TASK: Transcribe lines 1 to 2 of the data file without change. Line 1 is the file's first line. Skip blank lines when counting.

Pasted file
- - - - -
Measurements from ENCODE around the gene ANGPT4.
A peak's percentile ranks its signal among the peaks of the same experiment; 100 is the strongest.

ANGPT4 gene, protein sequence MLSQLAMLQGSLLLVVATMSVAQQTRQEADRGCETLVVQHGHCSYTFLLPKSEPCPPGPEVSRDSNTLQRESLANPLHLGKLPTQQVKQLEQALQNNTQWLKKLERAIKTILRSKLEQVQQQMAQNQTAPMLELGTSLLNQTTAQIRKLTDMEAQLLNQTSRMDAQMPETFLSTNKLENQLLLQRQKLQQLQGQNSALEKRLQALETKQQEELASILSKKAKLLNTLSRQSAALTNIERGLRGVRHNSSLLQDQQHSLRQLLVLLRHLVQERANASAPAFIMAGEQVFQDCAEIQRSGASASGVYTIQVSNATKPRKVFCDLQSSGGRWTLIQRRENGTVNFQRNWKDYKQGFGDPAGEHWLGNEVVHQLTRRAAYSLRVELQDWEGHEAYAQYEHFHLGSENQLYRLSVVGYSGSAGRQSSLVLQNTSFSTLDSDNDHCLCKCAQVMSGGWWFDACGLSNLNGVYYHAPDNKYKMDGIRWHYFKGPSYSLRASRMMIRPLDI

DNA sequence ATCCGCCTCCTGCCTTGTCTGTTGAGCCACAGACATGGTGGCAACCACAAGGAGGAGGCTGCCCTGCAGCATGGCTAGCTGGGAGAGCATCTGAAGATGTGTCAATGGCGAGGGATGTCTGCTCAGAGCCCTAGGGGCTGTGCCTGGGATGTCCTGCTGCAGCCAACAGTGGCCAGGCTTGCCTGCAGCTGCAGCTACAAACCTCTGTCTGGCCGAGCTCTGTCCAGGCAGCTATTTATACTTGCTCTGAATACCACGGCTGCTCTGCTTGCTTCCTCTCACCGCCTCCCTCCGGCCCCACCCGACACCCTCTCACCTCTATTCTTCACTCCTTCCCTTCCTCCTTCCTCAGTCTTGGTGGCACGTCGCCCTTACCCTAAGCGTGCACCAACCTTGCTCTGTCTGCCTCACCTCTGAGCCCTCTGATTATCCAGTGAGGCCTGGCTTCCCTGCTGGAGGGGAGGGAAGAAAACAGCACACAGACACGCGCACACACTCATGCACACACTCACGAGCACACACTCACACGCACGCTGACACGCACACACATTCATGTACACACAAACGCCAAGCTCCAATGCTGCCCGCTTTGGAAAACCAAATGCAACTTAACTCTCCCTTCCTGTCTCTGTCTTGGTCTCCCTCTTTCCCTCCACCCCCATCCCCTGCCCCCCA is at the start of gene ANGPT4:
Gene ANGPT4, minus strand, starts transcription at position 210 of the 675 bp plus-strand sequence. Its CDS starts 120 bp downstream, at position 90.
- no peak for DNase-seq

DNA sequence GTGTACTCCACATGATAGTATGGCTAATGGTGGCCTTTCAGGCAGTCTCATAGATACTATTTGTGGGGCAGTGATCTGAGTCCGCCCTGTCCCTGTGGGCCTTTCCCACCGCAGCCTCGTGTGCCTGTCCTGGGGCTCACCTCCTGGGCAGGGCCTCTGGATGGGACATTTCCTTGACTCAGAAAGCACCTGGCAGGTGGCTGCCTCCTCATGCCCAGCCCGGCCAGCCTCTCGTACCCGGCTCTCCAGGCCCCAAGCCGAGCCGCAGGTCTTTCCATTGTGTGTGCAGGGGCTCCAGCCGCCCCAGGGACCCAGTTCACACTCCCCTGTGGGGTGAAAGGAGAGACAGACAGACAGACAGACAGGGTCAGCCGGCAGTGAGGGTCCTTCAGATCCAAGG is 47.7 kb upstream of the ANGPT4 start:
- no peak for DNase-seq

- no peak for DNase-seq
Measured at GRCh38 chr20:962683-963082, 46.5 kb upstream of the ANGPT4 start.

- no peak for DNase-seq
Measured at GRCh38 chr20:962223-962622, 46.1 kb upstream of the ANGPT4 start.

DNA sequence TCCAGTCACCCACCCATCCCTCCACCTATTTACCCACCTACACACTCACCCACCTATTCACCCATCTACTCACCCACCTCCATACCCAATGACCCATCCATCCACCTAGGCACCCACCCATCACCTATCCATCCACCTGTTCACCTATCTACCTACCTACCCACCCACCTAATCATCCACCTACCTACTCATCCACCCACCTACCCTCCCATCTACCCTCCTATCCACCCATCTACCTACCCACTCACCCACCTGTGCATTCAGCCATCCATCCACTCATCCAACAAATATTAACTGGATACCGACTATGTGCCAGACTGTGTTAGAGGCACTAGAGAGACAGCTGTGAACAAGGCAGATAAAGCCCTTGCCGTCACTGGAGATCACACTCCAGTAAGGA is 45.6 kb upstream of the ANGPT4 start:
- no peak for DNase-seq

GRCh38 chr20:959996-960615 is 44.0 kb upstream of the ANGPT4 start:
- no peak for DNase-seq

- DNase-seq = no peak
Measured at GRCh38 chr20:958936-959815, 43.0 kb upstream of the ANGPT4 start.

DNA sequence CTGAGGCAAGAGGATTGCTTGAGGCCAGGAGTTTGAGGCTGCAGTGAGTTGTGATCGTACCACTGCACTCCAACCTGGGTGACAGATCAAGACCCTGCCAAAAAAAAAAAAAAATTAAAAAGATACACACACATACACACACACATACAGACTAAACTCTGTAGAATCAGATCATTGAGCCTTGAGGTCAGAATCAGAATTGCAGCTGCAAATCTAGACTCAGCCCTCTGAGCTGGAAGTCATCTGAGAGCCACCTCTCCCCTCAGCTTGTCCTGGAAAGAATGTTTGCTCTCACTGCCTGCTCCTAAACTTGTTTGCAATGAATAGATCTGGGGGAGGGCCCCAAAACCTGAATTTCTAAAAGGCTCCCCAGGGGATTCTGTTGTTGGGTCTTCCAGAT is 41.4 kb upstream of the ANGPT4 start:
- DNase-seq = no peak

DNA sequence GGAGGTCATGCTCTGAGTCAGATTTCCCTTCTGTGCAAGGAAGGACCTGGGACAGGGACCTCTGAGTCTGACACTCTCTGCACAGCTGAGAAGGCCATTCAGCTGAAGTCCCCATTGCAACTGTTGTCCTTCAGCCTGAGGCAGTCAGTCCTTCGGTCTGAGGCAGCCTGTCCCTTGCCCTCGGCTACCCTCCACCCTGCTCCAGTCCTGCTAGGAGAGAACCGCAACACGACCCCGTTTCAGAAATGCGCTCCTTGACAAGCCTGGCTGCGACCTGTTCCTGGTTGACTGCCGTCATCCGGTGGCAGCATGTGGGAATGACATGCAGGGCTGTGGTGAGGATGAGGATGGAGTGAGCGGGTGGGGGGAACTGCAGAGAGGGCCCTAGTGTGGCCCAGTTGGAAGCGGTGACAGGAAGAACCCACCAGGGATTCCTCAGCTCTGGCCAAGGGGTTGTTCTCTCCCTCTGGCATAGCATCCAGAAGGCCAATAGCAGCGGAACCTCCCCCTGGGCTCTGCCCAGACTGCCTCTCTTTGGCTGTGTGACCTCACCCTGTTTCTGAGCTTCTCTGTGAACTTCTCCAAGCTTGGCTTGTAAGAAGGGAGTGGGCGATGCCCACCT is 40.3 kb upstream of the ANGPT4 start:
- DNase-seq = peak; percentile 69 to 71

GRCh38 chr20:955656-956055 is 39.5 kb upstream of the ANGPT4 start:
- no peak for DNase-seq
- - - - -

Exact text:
Measurements from ENCODE around the gene ANGPT4.
A peak's percentile ranks its signal among the peaks of the same experiment; 100 is the strongest.